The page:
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“I have to be seen to be believed.” ~ Queen Elizabeth II

Roll out the red carpet and practice your curtsies. Polish your tiara if you like.

A very special guest is joining us for tea today!

Mr. Cornelius has been a fan of Her Majesty the Queen for a long time. He likes that she loves animals and chocolate, lives in several beautiful royal residences, always wears the best hats, and has reigned for an amazing 60 years!

A tea party lover from the start: Princess Elizabeth with her parents Queen Elizabeth and King George VI.

Needless to say, he was beside himself when she accepted our invitation. We spiffed up the dining room, stocked up on Earl Grey and Darjeeling (reputedly her favorite), and made finger sandwiches and cake.

She’s so photogenic!

We were a little nervous but she immediately put us at ease. Imagine our great surprise when she brought Charles, Camilla, William, Kate and Harry with her! They were such a jolly group and didn’t seem to mind dipping in hot water. :)

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Happy President’s Day!

Can’t think of a better way to celebrate the holiday than by singing the praises of Maira Kalman’s brand new picture book biography about Thomas Jefferson.

I pretty much adore everything Maira does, and I’ve been fascinated by our red-haired, violin-playing, wine-guzzling, pea-loving, Renaissance Man foodie President ever since I first visited Monticello years ago.

In Thomas Jefferson: Life, Liberty and the Pursuit of Everything (Paulsen/Penguin, 2014), Ms. Kalman has accomplished the seemingly impossible, capturing the genius, complexity, contributions, contradictions, and affecting humanness of our third President in just 40 glorious pages.

Her disarming conversational narrative, peppered with just the kind of offbeat detail kids love, is fueled by a contaigious enthusiasm for her subject. She begins:

Thomas Jefferson had red hair and some freckles (about 20 I think), he grew to be very tall and oh yes, he was the third President of the United States . . .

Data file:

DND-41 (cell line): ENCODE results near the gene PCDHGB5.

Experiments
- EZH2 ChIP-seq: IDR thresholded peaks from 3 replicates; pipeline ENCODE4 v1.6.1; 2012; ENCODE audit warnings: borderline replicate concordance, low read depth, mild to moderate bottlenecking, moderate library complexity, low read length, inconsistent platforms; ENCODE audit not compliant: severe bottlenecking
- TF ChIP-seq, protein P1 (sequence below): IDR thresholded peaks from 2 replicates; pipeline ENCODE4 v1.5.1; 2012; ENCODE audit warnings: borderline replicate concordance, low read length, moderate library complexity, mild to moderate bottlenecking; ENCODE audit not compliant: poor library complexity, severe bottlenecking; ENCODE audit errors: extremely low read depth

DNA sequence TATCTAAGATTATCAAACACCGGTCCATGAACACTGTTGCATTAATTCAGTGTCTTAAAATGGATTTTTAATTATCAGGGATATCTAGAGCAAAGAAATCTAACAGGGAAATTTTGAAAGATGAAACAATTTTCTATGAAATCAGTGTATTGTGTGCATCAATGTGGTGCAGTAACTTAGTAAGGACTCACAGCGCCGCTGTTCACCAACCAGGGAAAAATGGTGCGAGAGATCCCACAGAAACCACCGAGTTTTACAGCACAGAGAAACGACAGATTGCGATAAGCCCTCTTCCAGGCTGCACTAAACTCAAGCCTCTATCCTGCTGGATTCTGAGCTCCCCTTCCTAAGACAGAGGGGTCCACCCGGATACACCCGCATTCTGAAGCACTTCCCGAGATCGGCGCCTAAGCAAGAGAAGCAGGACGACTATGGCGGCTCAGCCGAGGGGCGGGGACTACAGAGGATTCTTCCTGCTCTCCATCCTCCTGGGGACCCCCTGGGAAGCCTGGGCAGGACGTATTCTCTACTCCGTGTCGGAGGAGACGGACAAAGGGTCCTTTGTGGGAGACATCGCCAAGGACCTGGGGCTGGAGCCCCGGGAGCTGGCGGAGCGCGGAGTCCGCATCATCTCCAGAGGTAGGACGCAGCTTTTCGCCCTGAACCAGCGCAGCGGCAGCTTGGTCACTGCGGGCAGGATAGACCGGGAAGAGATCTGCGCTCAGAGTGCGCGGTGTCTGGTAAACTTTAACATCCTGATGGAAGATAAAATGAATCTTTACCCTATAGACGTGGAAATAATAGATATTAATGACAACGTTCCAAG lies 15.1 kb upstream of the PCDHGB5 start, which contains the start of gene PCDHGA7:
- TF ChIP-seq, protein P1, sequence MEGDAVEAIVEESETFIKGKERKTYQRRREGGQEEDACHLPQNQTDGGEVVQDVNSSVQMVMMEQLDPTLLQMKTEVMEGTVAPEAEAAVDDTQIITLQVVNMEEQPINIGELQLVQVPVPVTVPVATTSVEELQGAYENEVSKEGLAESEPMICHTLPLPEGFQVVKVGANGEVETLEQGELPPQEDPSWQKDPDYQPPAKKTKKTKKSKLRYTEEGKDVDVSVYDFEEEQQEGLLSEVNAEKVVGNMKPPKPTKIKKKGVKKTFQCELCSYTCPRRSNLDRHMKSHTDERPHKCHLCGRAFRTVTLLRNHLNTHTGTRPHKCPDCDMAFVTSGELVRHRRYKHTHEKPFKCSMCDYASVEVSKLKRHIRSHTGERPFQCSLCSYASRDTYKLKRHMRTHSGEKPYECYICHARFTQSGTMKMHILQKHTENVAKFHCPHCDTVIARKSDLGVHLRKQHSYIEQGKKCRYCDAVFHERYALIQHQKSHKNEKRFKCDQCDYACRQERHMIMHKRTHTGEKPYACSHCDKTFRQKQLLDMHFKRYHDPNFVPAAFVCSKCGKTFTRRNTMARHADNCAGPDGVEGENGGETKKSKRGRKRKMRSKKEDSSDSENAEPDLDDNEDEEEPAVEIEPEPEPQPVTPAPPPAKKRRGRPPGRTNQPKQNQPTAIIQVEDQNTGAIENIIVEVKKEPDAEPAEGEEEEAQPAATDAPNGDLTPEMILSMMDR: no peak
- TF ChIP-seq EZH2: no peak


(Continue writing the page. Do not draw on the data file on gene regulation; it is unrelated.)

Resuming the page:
What was he interested in?

EVERYTHING.

I mean it.

EVERYTHING.

She mentions Jefferson’s love of books, music, flora and fauna, and that he could speak seven languages. She spotlights the ingenious design of his beloved Monticello,”a Museum of his Mind” with its famed vegetable garden, citing Jefferson’s advocacy of a mostly vegetarian diet. Though he lived a good life, “full of work and love,” it was tinged with sadness: his wife Martha died young and four of their six children didn’t live to adulthood.

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She details Jefferson’s role as a Founding Father and author of the Declaration of Independence, brilliantly humanizing other illustrious figures like Franklin, Adams and Washington via singular details: Ben’s crazy great hat, John’s fiery temper, George’s false teeth. Then it’s all about Jefferson’s presidency (Louisiana Purchase, Lewis & Clark Expedition), before sensitively introducing the topic of slavery.

The man who said of slavery
“This ABOMINATION MUST END”
was the owner of about 150 slaves.

The MONUMENTAL MAN had MONUMENTAL FLAWS.

She tells it straight and true, and does not shy away from mentioning that Jefferson likely had children with Sally Hemings, and what a sad thing it was when people felt the need to hide their background by passing for white. Her despair over these painful issues and puzzlement over Jefferson’s hypocrisy are deftly conveyed in a way that respects young readers and will likely win their trust.

I love how Maira’s hand-lettering alternates with the standard font to highlight asides, personal thoughts and select facts. These words just brim with personality, keeping things from sounding too textbook-y, ultimately strengthening the intimate bond between author and reader.

Illuminated and expanded by vibrant and whimsical gouache paintings rendered in striking jewel-tones, Kalman’s account of Jefferson as President, scholar, statesman, architect, scientist, botanist, connoisseur, author, inventor, and plantation owner is recommended for readers of all ages who appreciate spirited storytelling and creative nonfiction infused with wit, wisdom, and the excitement of discovery.